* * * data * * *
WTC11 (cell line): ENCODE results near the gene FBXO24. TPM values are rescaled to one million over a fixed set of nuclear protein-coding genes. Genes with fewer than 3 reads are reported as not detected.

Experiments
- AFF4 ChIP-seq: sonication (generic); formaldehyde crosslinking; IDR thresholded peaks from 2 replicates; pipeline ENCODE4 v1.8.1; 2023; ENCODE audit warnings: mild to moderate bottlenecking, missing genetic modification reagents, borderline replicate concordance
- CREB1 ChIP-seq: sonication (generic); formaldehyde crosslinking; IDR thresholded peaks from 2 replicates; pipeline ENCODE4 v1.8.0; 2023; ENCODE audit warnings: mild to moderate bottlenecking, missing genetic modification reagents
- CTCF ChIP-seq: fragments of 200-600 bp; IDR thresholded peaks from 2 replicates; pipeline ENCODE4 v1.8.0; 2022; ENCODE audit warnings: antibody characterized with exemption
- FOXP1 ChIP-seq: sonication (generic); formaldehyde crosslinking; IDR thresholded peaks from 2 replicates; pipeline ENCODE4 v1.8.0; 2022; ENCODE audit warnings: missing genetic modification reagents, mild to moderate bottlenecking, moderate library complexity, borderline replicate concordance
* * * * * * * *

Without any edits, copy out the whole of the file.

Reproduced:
WTC11 (cell line): ENCODE results near the gene FBXO24. TPM values are rescaled to one million over a fixed set of nuclear protein-coding genes. Genes with fewer than 3 reads are reported as not detected.

Experiments
- AFF4 ChIP-seq: sonication (generic); formaldehyde crosslinking; IDR thresholded peaks from 2 replicates; pipeline ENCODE4 v1.8.1; 2023; ENCODE audit warnings: mild to moderate bottlenecking, missing genetic modification reagents, borderline replicate concordance
- CREB1 ChIP-seq: sonication (generic); formaldehyde crosslinking; IDR thresholded peaks from 2 replicates; pipeline ENCODE4 v1.8.0; 2023; ENCODE audit warnings: mild to moderate bottlenecking, missing genetic modification reagents
- CTCF ChIP-seq: fragments of 200-600 bp; IDR thresholded peaks from 2 replicates; pipeline ENCODE4 v1.8.0; 2022; ENCODE audit warnings: antibody characterized with exemption
- FOXP1 ChIP-seq: sonication (generic); formaldehyde crosslinking; IDR thresholded peaks from 2 replicates; pipeline ENCODE4 v1.8.0; 2022; ENCODE audit warnings: missing genetic modification reagents, mild to moderate bottlenecking, moderate library complexity, borderline replicate concordance